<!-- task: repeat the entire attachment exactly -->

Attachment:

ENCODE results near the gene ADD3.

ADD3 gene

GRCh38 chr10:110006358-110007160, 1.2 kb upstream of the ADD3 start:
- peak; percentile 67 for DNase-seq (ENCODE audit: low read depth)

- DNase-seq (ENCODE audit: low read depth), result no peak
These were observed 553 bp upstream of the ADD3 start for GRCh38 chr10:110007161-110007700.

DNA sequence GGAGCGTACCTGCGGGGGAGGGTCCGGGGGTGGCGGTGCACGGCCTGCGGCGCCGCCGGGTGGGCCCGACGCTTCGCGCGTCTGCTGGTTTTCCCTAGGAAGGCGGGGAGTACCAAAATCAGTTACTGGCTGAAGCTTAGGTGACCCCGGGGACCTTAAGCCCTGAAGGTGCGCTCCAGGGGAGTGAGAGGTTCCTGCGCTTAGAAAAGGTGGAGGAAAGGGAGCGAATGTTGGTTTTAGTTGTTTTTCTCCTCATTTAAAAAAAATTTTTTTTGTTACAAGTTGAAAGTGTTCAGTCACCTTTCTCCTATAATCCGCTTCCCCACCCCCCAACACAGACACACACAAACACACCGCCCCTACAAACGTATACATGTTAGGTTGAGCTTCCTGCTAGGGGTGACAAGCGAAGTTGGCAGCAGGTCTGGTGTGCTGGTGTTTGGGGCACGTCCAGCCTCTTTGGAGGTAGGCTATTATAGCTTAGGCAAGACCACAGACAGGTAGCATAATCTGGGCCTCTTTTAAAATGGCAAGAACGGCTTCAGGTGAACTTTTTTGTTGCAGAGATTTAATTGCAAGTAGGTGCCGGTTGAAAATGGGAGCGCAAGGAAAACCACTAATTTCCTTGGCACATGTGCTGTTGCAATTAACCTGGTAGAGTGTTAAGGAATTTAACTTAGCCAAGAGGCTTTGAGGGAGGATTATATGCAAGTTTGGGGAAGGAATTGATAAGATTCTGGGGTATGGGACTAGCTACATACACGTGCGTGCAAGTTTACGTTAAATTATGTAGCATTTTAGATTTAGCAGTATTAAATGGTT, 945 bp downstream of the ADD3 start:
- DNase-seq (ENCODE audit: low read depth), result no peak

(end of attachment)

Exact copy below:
ENCODE results near the gene ADD3.

ADD3 gene

GRCh38 chr10:110006358-110007160, 1.2 kb upstream of the ADD3 start:
- peak; percentile 67 for DNase-seq (ENCODE audit: low read depth)

- DNase-seq (ENCODE audit: low read depth), result no peak
These were observed 553 bp upstream of the ADD3 start for GRCh38 chr10:110007161-110007700.

DNA sequence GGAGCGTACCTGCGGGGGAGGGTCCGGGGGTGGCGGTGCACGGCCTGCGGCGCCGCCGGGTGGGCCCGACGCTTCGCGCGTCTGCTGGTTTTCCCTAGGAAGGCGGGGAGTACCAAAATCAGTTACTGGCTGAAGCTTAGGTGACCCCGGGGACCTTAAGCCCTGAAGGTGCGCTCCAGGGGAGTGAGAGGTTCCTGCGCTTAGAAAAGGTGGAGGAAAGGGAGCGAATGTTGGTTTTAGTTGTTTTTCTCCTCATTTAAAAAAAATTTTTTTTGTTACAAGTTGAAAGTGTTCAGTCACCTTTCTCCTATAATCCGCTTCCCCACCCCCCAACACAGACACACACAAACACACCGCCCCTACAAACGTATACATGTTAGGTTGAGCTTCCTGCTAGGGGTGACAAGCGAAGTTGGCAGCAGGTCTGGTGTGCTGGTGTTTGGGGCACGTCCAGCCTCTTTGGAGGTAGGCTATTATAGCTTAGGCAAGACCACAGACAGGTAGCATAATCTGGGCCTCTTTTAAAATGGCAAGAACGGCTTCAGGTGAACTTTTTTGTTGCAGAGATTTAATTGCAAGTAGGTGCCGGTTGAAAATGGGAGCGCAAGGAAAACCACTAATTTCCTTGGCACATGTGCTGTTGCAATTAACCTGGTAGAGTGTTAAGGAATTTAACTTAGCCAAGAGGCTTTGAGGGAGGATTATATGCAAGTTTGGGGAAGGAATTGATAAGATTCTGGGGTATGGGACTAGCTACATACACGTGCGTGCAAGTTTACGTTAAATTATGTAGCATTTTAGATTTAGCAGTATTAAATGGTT, 945 bp downstream of the ADD3 start:
- DNase-seq (ENCODE audit: low read depth), result no peak